Produced by Jessica Elbaum, Will Ferrell,
Adam McKay, Jennifer Lopez,
Screenplay by Lorene Scafaria
Based on “The Hustlers at Scores”
by Jessica Pressler
Directed by Lorene Scafaria
Starring Constance Wu, Jennifer Lopez,
Julia Stiles, Keke Palmer, Lili Reinhart, Lizzo,
Cardi B, Mercedes Ruehl, Madeline Brewer
Jennifer Lopez’s entrance in Hustlers is a show-stopper: The club grinds to a halt when legendary stripper Ramona (Lopez) takes the stage and the effect on the audience is the same as on main character Destiny (Constance Wu).
We can’t take our eyes off Lopez, who’s the best she’s been since 1995’s Out of Sight. It’s not just that Lopez is in fantastic shape at age 50 (that can’t be denied), but that she’s finally playing a character as complex and memorable as Karen Sisco.
The movie belongs to her, down to the final line about all the world being a strip club. Give that woman all the awards now.
The true story of how strippers decided to fleece their rich clients is understandably being compared to Scorsese’s Goodfellas, and the similarities are undeniable: The same rush of a score successfully completed, the lavish buying sprees.. and the eventual sloppiness that takes down the crew.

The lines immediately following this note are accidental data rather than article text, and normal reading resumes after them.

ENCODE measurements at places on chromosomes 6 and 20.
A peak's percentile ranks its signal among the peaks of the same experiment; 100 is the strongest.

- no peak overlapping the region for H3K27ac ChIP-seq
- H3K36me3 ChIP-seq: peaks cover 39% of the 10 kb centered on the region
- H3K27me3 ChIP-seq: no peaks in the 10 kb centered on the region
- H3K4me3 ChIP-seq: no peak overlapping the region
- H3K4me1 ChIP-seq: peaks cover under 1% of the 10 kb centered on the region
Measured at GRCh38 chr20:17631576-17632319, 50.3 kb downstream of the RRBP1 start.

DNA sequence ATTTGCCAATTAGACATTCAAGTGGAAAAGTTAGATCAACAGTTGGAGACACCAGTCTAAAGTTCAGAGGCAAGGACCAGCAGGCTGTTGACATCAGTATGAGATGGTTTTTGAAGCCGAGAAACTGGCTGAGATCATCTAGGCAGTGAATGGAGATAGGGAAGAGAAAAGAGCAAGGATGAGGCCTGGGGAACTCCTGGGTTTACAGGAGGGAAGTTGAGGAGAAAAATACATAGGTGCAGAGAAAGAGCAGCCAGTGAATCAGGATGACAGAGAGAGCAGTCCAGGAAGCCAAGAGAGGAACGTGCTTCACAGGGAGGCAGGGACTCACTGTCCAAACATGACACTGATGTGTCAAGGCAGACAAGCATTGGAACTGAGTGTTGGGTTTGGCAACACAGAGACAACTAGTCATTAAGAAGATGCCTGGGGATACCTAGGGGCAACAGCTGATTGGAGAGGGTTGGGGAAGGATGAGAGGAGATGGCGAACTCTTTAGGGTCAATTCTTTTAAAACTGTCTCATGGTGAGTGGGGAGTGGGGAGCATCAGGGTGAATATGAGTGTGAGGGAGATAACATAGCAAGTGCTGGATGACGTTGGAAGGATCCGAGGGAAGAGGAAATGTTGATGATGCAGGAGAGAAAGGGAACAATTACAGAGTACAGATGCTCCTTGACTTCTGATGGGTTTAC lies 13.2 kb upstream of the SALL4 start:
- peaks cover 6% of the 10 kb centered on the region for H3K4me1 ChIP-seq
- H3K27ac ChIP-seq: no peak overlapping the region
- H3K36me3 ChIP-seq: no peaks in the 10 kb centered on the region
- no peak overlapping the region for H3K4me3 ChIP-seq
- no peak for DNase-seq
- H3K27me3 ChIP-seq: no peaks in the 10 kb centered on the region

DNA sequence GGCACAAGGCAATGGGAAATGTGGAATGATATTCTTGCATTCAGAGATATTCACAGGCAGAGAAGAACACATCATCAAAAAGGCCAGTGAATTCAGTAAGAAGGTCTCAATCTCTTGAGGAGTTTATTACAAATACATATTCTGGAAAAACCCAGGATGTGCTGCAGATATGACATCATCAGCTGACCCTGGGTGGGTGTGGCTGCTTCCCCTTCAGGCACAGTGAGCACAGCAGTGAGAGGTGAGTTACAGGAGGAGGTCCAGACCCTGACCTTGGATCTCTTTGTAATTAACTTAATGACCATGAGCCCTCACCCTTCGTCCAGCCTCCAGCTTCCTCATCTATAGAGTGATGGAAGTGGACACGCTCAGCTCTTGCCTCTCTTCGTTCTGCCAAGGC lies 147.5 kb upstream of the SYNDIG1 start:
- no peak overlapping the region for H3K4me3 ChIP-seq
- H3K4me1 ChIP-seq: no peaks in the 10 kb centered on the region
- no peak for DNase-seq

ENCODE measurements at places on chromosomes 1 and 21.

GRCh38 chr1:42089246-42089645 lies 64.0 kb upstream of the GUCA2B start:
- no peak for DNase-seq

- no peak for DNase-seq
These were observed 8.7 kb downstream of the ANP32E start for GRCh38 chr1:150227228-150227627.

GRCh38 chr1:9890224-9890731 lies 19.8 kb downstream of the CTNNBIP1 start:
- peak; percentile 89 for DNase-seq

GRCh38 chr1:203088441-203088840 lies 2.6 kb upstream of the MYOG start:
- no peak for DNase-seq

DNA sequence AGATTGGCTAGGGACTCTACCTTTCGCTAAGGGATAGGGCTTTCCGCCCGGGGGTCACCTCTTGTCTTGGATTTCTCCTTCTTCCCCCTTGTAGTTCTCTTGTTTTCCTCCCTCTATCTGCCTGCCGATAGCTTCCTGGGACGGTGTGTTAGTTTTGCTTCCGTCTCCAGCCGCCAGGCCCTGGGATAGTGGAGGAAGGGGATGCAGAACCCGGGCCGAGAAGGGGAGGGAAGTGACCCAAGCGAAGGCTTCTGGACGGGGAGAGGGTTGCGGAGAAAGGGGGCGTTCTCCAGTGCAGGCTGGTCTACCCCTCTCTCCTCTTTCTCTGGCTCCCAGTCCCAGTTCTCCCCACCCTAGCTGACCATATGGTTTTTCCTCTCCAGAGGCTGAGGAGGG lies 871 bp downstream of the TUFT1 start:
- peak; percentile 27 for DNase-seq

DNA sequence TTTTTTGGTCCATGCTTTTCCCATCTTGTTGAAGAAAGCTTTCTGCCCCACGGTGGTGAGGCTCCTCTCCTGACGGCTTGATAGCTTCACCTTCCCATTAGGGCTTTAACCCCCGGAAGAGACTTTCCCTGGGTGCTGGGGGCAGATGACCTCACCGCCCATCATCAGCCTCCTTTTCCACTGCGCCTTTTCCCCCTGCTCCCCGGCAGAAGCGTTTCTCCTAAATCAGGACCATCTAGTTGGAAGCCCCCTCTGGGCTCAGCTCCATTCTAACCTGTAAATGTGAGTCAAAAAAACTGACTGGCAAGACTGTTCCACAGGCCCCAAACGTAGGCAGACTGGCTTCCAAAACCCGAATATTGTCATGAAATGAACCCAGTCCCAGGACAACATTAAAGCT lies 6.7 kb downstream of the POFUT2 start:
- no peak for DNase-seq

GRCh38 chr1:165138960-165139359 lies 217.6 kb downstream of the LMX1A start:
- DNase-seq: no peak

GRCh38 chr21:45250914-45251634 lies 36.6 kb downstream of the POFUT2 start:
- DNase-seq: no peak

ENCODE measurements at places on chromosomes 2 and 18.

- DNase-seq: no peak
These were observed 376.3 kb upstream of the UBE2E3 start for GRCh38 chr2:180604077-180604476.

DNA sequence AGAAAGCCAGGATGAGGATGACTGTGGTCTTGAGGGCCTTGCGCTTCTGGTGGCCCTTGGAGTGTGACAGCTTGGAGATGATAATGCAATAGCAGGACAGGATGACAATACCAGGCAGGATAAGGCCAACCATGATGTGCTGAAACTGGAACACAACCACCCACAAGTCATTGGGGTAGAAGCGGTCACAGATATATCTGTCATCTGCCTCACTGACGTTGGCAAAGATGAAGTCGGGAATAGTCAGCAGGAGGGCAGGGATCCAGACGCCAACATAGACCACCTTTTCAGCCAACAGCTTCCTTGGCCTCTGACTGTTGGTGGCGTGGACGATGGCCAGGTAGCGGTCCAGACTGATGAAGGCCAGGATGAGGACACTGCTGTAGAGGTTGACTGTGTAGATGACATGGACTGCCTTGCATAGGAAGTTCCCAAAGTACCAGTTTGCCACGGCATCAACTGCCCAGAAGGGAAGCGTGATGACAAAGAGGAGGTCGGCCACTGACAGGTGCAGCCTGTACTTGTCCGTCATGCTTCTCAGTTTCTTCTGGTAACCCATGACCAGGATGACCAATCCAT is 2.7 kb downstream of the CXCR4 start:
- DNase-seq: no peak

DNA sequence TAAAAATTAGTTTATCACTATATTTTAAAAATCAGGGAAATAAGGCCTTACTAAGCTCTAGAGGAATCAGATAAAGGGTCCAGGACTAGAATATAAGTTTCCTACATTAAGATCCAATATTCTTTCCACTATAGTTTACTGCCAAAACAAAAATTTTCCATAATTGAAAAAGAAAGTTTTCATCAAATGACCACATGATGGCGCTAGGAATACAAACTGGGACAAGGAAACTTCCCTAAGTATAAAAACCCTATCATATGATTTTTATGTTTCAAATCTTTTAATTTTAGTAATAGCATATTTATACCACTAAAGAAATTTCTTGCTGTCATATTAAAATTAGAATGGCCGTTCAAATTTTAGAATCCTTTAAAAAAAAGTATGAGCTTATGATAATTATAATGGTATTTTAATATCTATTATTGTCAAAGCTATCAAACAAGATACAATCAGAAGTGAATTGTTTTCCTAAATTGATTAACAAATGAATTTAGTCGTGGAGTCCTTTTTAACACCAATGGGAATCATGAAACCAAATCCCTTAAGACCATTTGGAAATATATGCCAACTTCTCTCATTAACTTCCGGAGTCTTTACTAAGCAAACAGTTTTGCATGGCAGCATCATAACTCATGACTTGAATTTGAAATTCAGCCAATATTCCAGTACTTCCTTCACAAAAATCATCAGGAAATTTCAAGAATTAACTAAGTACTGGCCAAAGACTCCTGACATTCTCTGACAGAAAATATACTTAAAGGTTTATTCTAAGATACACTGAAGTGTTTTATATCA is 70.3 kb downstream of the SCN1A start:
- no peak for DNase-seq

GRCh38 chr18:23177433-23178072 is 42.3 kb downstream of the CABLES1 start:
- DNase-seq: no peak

The movie cuts between the women plying unsuspecting Wall Street types with their special knockout blend of ketamine and MDMA and Destiny being interviewed for the New York magazine article that it’s based on.
At one point, an emotional Destiny challenges an interviewer (Julia Stiles) over her “comfortable” upbringing, asking, “What would you do for $1000?”
We see enough of the degrading side of stripping, so when these women start drugging and robbing clients — including some of the abusive jerks from their past — we’re on their side. Until Ramona starts making some bad calls and Destiny feels like she can’t trust her anymore.
While Wu has a less colorful character to play, she makes Destiny a sympathetic, compelling character. (The scene where she drops off her daughter at school, oblivious to the fact the other mothers are completely scandalized by her appearance, is gold.)
You could call Hustlers a popcorn movie. It’s definitely an audience pleaser. But it’s got more depth and more on its mind than you might expect. Of all the awards-friendly movies you’re going to see this year, this might be the most fun. And the one you’re going to want to watch again.
Rating: 4 out of 5 stars